Comprehension for The Cook (Chapter 2) Joining ideas

Look again at Chapter 2 of The Cook and answer the following questions.

A. First, look at this example of ‘however’ in i. below. As you can see, its meaning is not very different from ‘but’.

i. The book was expensive; however, I decided to buy it.

There are three  other ways of writing these ideas:

ii. The book was expensive. I decided to buy it.

iii. The book was expensive, but I decided to buy it.

(iv. The book was expensive. But I decided to buy it.)

The last sentence is used informally. You can see many examples of it in fiction. Look at i. and iii. above. How is the punctuation different?

B. Now look at this example of ‘therefore’ in v. below. As you can see, its meaning is not very different from ‘so’.

v. I had no money; therefore, I couldn’t buy the book.

There are three other ways to write these ideas:

vi. I had no money. I couldn’t buy the book.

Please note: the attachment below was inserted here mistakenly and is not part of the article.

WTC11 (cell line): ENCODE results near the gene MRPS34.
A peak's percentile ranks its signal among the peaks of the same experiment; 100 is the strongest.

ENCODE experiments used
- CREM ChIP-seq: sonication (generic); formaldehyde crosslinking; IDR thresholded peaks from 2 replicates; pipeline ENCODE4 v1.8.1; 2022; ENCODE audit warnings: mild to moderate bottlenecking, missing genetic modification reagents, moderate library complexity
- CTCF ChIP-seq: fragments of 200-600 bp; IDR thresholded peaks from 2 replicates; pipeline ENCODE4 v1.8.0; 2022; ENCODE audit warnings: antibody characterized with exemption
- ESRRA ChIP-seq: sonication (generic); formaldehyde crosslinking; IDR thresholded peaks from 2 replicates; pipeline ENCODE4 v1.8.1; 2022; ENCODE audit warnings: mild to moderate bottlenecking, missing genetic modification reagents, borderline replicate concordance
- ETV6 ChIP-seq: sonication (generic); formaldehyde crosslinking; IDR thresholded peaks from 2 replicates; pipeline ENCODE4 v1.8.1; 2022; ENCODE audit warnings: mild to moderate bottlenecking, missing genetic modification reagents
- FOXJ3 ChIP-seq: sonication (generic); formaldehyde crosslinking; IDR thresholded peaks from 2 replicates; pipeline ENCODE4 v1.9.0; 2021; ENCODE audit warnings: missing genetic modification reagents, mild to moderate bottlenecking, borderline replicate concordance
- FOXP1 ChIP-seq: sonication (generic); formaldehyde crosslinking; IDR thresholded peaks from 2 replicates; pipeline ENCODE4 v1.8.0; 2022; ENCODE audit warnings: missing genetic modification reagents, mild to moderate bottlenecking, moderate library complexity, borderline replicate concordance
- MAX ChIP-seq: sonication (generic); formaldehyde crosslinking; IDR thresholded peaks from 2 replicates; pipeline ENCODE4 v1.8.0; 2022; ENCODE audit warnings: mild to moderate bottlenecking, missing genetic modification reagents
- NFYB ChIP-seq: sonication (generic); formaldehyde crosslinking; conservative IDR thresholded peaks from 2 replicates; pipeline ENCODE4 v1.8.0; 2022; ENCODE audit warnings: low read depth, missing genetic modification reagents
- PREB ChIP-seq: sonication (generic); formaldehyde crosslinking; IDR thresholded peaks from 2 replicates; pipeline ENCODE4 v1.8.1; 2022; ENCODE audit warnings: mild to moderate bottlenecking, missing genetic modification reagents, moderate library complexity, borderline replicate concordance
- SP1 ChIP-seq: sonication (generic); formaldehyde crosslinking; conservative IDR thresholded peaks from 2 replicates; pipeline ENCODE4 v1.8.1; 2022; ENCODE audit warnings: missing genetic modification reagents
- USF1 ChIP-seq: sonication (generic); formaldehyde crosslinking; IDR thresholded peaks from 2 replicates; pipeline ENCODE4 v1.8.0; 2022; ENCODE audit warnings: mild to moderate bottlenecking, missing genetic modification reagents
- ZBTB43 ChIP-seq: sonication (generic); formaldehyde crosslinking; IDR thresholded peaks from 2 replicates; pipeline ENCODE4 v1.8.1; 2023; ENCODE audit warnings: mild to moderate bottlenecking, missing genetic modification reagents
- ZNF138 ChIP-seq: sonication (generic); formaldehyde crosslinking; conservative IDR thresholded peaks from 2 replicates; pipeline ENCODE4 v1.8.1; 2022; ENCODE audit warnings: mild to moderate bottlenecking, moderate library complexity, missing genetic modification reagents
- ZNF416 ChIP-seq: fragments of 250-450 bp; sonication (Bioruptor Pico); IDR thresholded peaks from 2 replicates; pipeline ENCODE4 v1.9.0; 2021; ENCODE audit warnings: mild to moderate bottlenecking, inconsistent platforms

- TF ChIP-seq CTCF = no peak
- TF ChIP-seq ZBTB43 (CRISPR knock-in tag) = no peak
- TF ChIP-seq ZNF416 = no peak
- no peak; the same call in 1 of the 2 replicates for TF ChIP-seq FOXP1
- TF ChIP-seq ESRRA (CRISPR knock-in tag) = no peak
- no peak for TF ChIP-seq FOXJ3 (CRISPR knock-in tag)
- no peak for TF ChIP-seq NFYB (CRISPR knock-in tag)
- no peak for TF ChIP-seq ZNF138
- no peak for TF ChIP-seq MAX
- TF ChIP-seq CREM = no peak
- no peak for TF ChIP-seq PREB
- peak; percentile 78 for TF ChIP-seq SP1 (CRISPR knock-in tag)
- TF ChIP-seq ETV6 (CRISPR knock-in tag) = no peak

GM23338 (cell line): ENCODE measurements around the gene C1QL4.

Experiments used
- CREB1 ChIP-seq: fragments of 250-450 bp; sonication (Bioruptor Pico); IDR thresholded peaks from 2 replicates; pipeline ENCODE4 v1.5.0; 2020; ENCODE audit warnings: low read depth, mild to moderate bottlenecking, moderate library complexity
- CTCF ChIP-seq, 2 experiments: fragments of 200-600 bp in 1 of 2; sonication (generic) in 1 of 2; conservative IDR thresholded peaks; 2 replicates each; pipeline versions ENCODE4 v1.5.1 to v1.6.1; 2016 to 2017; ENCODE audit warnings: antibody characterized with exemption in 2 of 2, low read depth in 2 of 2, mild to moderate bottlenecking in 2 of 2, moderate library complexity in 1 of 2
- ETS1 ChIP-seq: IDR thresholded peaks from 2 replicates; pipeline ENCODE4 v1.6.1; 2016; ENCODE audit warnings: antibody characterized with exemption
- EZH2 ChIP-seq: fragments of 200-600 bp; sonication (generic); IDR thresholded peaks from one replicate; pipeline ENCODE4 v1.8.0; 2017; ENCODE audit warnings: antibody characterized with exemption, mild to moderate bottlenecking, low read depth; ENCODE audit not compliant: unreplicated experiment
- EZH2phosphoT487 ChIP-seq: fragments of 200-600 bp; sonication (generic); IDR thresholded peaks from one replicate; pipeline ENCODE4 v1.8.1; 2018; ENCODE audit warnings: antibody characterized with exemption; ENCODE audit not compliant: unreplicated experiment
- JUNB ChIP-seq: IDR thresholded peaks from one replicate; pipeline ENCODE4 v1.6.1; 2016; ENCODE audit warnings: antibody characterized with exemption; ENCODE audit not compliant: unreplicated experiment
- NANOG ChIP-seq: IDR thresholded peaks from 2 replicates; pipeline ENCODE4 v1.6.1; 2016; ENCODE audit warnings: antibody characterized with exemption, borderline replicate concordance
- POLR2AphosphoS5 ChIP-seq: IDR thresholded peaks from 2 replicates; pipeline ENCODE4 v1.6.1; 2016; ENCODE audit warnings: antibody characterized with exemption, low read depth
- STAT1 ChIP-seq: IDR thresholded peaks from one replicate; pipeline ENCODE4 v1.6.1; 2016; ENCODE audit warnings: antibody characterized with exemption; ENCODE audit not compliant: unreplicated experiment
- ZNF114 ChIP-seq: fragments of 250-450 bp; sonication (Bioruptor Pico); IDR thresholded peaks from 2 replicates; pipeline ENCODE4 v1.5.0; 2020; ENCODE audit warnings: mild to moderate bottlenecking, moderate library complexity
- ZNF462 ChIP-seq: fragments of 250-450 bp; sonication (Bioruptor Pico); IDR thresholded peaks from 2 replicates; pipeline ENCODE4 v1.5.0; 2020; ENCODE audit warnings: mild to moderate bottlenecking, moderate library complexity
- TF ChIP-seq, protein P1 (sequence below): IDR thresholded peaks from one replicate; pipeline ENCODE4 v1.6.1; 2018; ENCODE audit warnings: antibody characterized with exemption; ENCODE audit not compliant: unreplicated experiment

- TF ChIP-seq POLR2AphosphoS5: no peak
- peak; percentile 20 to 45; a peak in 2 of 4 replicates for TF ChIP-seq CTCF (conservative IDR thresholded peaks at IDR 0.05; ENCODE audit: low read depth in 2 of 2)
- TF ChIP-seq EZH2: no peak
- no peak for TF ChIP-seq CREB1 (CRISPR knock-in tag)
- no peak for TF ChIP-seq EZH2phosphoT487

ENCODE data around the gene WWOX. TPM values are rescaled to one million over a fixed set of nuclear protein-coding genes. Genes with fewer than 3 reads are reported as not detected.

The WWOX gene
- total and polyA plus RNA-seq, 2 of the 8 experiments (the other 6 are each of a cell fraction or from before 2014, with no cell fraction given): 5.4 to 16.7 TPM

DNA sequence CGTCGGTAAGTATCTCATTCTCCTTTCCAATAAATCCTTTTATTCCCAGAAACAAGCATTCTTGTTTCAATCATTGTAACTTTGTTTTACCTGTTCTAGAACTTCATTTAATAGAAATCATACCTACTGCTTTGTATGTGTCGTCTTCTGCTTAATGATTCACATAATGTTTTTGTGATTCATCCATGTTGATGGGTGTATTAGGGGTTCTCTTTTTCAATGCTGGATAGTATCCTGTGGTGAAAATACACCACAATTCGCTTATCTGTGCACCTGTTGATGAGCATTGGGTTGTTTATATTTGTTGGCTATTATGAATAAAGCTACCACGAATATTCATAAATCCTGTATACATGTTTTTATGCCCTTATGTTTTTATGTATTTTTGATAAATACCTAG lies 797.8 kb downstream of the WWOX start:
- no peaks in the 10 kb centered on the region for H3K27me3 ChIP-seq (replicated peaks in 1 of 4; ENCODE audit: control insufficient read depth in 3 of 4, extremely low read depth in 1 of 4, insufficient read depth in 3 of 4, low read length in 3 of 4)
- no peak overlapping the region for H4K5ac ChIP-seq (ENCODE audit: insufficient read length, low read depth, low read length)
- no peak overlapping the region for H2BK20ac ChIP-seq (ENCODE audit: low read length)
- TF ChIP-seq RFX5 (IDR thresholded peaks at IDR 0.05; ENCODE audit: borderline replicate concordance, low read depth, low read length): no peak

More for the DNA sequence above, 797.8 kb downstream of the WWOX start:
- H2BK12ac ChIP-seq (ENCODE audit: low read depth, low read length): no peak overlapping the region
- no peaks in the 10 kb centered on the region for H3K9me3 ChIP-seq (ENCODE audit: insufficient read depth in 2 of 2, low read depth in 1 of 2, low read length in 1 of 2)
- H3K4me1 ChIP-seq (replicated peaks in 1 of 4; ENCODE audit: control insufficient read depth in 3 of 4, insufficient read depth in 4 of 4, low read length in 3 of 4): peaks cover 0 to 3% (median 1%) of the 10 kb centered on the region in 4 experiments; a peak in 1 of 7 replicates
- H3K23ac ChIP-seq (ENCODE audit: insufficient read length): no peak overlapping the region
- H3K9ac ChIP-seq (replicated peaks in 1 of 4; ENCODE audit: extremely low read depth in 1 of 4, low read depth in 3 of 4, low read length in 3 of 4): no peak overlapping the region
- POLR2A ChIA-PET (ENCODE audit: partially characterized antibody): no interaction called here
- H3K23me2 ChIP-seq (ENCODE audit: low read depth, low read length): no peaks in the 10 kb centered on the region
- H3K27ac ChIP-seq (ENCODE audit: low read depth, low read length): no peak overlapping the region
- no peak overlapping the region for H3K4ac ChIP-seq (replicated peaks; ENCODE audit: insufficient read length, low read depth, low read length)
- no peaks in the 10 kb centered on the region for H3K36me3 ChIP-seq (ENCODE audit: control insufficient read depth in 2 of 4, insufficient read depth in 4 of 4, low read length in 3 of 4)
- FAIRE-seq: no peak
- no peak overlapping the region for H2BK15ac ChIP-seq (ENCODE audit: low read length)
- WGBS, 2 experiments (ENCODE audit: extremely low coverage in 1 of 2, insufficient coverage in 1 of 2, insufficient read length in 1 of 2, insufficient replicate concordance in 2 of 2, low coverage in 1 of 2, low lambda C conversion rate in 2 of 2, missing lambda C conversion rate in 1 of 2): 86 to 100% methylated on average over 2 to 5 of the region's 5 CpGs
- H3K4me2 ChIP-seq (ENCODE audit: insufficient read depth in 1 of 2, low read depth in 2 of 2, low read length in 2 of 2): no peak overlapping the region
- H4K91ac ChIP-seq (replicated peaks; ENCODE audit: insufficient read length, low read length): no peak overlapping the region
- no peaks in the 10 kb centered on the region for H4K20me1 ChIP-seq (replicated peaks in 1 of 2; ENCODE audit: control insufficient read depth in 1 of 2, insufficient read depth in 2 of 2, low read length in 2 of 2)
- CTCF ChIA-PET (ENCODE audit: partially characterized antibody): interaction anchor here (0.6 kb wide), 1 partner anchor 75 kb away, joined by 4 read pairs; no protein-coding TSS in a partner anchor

vii. I had no money, so I couldn’t buy the book.

(viii. I had no money. So I couldn’t buy the book.)

The last sentence is used informally. You can see many examples of it in fiction. Again, look at the punctuation for v. and viii. How are they different?

C. Now choose either ‘however’ or ‘therefore’ to complete these sentences about The Cook (Chapter 2)

1. Candy found some money; (therefore/however), she was able to call the school.

2. Candy was tired; (therefore/however), she didn’t stop walking.

3. Few people wanted to help Candy; (therefore/however), it took her a long time to get to the school.

4. Along the way, she passed a Fish and Chip shop; (therefore/however), it wasn’t busy because lunchtime was over.

5. The man who spoke to Candy already knew her name; (therefore/however), she didn’t need to tell him.

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